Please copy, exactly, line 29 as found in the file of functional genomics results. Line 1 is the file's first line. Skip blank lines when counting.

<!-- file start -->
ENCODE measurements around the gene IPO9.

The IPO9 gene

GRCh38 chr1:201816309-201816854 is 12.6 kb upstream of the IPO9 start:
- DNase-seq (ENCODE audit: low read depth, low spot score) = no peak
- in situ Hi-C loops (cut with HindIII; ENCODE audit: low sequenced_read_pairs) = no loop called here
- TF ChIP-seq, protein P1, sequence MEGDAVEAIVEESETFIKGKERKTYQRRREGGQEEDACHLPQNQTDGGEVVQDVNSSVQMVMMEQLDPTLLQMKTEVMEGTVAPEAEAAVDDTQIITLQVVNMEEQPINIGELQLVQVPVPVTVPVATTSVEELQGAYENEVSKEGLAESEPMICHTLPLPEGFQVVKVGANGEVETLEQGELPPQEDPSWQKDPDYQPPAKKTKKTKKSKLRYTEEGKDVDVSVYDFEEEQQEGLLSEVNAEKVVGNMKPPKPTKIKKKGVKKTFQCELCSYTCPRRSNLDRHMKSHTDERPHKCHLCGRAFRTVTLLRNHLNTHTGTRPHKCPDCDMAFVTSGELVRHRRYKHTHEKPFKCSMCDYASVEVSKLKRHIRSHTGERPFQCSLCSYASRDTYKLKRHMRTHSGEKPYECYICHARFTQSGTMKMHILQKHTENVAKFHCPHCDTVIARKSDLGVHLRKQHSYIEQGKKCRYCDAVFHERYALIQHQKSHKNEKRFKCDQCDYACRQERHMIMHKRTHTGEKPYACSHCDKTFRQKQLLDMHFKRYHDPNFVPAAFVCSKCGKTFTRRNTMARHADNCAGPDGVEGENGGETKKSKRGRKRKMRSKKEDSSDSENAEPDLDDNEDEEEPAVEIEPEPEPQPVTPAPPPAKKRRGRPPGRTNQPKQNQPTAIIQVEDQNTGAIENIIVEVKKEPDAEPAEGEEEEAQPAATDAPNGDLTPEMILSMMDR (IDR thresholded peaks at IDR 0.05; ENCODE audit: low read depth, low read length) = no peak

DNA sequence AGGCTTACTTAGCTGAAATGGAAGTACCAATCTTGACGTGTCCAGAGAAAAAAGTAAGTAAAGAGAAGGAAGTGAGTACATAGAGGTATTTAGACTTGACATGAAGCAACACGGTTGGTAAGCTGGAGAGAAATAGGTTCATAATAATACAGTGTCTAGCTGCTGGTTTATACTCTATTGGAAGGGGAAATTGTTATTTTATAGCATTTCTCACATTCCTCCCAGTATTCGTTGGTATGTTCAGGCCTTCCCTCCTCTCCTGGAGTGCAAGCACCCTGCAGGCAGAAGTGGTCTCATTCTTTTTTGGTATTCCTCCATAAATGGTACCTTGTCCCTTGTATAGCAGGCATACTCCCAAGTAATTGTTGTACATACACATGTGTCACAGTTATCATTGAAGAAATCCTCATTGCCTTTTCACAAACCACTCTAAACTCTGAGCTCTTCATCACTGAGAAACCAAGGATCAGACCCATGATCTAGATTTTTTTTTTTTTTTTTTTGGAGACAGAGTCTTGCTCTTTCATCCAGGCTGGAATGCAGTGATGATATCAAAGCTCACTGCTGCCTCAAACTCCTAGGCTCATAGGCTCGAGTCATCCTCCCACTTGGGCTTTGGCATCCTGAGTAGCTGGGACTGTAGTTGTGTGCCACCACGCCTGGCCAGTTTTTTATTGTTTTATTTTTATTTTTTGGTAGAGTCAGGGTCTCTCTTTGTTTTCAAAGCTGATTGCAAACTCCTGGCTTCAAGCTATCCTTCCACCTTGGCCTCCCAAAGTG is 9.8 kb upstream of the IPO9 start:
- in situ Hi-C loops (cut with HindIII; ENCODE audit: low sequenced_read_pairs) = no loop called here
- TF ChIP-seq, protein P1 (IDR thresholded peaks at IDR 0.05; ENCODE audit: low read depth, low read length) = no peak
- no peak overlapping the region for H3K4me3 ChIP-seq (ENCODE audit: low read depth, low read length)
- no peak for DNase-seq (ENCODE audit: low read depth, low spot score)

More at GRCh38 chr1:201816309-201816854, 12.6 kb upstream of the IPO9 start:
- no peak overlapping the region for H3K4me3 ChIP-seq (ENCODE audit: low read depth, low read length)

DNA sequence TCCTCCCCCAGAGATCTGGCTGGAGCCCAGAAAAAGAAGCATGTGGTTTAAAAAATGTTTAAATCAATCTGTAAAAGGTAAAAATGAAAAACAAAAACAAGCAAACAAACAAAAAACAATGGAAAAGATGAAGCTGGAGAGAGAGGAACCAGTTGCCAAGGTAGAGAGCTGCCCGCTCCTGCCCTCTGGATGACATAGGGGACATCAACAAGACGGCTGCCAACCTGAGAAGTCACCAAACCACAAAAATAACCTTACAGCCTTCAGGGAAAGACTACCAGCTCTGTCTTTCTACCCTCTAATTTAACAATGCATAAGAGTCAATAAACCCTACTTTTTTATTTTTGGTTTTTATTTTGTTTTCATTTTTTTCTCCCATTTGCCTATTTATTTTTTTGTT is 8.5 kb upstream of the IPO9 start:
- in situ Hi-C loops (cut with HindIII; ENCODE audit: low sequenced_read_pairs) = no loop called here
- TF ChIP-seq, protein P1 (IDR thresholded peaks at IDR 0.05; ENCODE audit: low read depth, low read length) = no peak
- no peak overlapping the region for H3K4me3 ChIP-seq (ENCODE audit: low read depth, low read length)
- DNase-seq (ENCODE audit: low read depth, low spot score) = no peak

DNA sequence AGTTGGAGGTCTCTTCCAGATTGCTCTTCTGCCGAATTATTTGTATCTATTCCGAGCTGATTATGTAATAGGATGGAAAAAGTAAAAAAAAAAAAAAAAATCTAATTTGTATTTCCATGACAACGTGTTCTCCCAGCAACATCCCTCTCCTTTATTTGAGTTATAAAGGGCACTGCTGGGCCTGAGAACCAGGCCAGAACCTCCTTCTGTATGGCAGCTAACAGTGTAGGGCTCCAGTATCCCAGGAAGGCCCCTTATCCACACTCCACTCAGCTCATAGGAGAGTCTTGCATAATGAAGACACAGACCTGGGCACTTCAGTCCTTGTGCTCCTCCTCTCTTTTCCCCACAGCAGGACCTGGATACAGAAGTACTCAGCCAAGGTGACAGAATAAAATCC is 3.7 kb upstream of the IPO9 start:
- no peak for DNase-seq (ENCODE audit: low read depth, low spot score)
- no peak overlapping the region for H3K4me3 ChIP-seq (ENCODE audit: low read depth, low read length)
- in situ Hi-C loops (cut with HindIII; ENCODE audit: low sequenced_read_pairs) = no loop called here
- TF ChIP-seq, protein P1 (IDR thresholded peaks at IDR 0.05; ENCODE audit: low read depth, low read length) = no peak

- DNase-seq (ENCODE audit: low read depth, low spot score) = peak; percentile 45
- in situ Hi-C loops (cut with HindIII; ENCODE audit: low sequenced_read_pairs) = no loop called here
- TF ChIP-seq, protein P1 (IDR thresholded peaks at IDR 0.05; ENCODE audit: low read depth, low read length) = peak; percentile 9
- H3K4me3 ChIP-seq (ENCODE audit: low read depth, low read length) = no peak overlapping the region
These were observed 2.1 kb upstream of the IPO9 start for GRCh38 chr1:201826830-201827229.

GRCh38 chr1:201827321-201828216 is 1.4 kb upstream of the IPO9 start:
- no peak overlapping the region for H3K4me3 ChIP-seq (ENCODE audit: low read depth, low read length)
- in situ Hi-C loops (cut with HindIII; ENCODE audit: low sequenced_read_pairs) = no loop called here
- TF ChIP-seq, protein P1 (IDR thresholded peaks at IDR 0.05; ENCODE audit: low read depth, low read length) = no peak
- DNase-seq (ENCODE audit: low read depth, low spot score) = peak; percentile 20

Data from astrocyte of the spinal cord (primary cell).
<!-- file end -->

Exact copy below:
GRCh38 chr1:201827321-201828216 is 1.4 kb upstream of the IPO9 start: